Head To Head: The end of Potter


In honor of the release of Harry Potter and the Deathly Hallows (Pt. 2), the final film and by extension final release from J.K. Rowling’s massively successful, hugely influential fantasy franchise, this week’s Head To Head will consider:

What’s the best film in the Harry Potter franchise?

Dominick Mayer

I’ll go with Deathly Hallows Pt. 1 here. Though I understand the major argument against it, that it’s two-and-a-half hours of three teenagers camping, angstily, my rebuttal stands: So? That’s remarkably true to the first half of Rowling’s final novel, and the seventh film, freed for the first time from the constraints of having to serve as a sort of bullet points memorandum for the source material, stands as an eloquent and genuine work. That such a description can fit a multi-billion dollar franchise piece is all the more remarkable.

Not only does Hallows work as a faithful adaptation, but even its few departures, in particularly the unexpected and resonant slow dance to Nick Cave midway through the film, serve to conjure something even more impressive than any magic onscreen: it faithfully captures the personal experience of reading the novels, far more than anybody ever expected of it. There’s a certain intimacy with the characters built into the series at this point, but Hallows as a film nails down that tricky balance between slavish faith to the popular novel and genuine inspiration.

Also, though it breaks a great deal of continuity with the films, the sacrificial death of Dobby the house elf is done with such reverence that it doesn’t really matter.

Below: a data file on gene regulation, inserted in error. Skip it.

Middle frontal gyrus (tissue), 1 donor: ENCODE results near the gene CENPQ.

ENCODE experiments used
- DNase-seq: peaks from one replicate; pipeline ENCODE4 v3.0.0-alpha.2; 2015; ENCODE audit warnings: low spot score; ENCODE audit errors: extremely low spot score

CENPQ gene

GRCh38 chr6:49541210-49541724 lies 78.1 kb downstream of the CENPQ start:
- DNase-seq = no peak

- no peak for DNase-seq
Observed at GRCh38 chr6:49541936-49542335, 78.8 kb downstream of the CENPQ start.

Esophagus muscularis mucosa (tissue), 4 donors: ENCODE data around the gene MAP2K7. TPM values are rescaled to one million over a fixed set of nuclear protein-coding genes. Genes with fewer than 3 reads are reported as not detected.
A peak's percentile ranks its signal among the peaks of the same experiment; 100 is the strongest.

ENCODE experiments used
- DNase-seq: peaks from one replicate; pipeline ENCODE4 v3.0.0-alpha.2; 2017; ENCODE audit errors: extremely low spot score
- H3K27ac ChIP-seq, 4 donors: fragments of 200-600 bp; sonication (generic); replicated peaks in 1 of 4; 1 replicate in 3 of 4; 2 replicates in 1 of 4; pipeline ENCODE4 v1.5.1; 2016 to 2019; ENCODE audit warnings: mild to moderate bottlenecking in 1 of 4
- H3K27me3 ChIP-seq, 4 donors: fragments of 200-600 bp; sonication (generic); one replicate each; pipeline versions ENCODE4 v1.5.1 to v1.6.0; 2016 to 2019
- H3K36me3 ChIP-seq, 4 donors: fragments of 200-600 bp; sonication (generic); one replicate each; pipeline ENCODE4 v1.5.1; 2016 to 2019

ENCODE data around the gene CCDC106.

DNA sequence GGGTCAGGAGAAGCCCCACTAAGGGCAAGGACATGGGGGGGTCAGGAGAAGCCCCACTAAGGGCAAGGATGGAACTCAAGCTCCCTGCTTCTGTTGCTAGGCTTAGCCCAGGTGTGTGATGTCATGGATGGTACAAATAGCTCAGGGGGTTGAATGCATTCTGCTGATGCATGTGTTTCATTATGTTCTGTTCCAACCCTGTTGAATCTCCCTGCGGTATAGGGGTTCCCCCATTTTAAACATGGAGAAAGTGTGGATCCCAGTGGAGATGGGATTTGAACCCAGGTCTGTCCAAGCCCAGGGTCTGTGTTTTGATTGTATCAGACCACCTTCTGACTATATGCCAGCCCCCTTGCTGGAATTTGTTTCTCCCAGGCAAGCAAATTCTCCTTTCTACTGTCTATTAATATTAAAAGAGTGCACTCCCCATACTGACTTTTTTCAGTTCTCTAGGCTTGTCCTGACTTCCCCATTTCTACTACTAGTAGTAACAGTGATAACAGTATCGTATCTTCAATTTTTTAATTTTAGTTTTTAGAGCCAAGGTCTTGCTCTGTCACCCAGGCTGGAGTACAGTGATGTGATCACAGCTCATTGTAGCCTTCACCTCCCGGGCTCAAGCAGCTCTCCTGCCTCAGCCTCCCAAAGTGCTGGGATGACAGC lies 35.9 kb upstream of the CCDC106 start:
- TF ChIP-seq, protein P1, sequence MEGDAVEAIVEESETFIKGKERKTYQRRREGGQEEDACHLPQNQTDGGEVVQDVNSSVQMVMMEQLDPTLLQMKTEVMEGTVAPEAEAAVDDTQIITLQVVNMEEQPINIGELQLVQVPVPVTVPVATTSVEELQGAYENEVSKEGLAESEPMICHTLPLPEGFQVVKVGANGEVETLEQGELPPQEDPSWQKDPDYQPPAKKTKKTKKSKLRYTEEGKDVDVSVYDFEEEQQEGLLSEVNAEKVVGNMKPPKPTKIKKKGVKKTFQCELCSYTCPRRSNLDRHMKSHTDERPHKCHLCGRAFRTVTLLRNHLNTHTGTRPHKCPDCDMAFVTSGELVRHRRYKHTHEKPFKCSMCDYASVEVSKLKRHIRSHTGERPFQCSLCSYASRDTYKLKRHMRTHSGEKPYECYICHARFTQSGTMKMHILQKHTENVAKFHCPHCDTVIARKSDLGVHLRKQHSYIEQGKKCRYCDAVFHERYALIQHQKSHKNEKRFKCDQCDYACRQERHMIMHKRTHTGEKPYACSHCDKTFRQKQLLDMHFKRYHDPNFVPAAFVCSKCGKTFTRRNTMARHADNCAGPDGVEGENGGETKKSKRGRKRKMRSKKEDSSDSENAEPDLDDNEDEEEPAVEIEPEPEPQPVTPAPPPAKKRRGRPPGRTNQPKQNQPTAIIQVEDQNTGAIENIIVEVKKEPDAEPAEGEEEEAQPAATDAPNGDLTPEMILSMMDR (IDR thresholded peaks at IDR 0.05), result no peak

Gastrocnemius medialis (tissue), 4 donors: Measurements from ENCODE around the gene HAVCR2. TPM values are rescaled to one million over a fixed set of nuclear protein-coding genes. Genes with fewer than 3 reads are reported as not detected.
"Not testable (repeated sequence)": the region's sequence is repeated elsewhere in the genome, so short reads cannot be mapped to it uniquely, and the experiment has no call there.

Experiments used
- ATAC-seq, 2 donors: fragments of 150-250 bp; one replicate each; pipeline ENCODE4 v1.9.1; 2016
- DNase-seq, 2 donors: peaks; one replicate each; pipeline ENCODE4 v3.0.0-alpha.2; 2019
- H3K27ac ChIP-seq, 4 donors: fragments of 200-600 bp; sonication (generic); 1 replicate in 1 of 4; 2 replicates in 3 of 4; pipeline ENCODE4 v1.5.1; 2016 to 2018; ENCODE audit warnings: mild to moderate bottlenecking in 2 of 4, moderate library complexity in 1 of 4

Joe Anderson

Half-Blood Prince. Word of warning here: I have only read the first 5 books. I read them as they came out and just stopped reading them. I don’t know why I stopped; I fucking love wizards. The only person who loves wizards more than me is a younger version of myself. I also didn’t see any of the films until my girlfriend recently made me watch all of them through a course of a week. So take my opinion on the matter as someone who is not completely ingrained in the mythology of the series.

I love me some Tom Riddle back story. From a story-telling perspective, I’ve seen it before: someone corrupted, and eventually transformed, by a thirst for power. Anakin turning into Vader, Arthas becoming the Lich King, whatever. But it still seems fresh. Maybe because Hogwarts is this whimsical place and we learn Tom Riddle is becoming obsessed with the Dark Arts while everyone else is learning to do a bunch of shitty charms.

And the scene with Dumbledore meeting Riddle at the orphanage is my favorite single scene in the whole series.